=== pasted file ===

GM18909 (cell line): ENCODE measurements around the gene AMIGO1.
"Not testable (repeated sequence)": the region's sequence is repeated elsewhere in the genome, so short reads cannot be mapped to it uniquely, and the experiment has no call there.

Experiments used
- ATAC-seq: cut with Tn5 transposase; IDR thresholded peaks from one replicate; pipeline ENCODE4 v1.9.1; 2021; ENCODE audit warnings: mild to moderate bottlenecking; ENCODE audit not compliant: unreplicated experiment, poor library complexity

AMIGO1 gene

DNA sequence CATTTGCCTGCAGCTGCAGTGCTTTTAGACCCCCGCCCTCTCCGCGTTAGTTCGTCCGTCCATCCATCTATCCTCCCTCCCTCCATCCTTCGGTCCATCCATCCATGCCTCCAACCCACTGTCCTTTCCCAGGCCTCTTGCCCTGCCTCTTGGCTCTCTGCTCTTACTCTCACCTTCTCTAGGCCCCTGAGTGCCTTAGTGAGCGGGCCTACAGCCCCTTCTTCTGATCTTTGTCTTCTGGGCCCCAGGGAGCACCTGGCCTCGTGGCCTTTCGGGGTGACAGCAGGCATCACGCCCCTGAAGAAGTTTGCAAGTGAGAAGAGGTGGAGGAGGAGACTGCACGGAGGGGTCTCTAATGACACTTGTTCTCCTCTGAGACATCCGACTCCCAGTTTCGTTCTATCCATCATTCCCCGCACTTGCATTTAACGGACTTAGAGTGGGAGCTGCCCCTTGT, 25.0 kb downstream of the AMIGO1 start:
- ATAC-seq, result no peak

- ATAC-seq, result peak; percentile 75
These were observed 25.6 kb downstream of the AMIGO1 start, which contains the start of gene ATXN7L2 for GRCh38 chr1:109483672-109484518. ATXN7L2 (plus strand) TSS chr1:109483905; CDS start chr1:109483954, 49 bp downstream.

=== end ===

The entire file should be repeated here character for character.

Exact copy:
GM18909 (cell line): ENCODE measurements around the gene AMIGO1.
"Not testable (repeated sequence)": the region's sequence is repeated elsewhere in the genome, so short reads cannot be mapped to it uniquely, and the experiment has no call there.

Experiments used
- ATAC-seq: cut with Tn5 transposase; IDR thresholded peaks from one replicate; pipeline ENCODE4 v1.9.1; 2021; ENCODE audit warnings: mild to moderate bottlenecking; ENCODE audit not compliant: unreplicated experiment, poor library complexity

AMIGO1 gene

DNA sequence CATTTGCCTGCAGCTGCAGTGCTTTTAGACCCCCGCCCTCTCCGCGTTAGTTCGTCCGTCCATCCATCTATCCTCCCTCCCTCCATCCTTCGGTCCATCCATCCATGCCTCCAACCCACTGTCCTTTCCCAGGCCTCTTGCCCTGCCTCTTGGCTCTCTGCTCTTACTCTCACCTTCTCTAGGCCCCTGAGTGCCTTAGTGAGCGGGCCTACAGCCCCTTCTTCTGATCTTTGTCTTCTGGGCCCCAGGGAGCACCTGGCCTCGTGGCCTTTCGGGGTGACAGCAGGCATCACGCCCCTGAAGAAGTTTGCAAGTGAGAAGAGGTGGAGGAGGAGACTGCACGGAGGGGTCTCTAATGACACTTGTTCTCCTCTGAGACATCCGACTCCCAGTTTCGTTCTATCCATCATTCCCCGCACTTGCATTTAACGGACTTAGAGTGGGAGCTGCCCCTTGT, 25.0 kb downstream of the AMIGO1 start:
- ATAC-seq, result no peak

- ATAC-seq, result peak; percentile 75
These were observed 25.6 kb downstream of the AMIGO1 start, which contains the start of gene ATXN7L2 for GRCh38 chr1:109483672-109484518. ATXN7L2 (plus strand) TSS chr1:109483905; CDS start chr1:109483954, 49 bp downstream.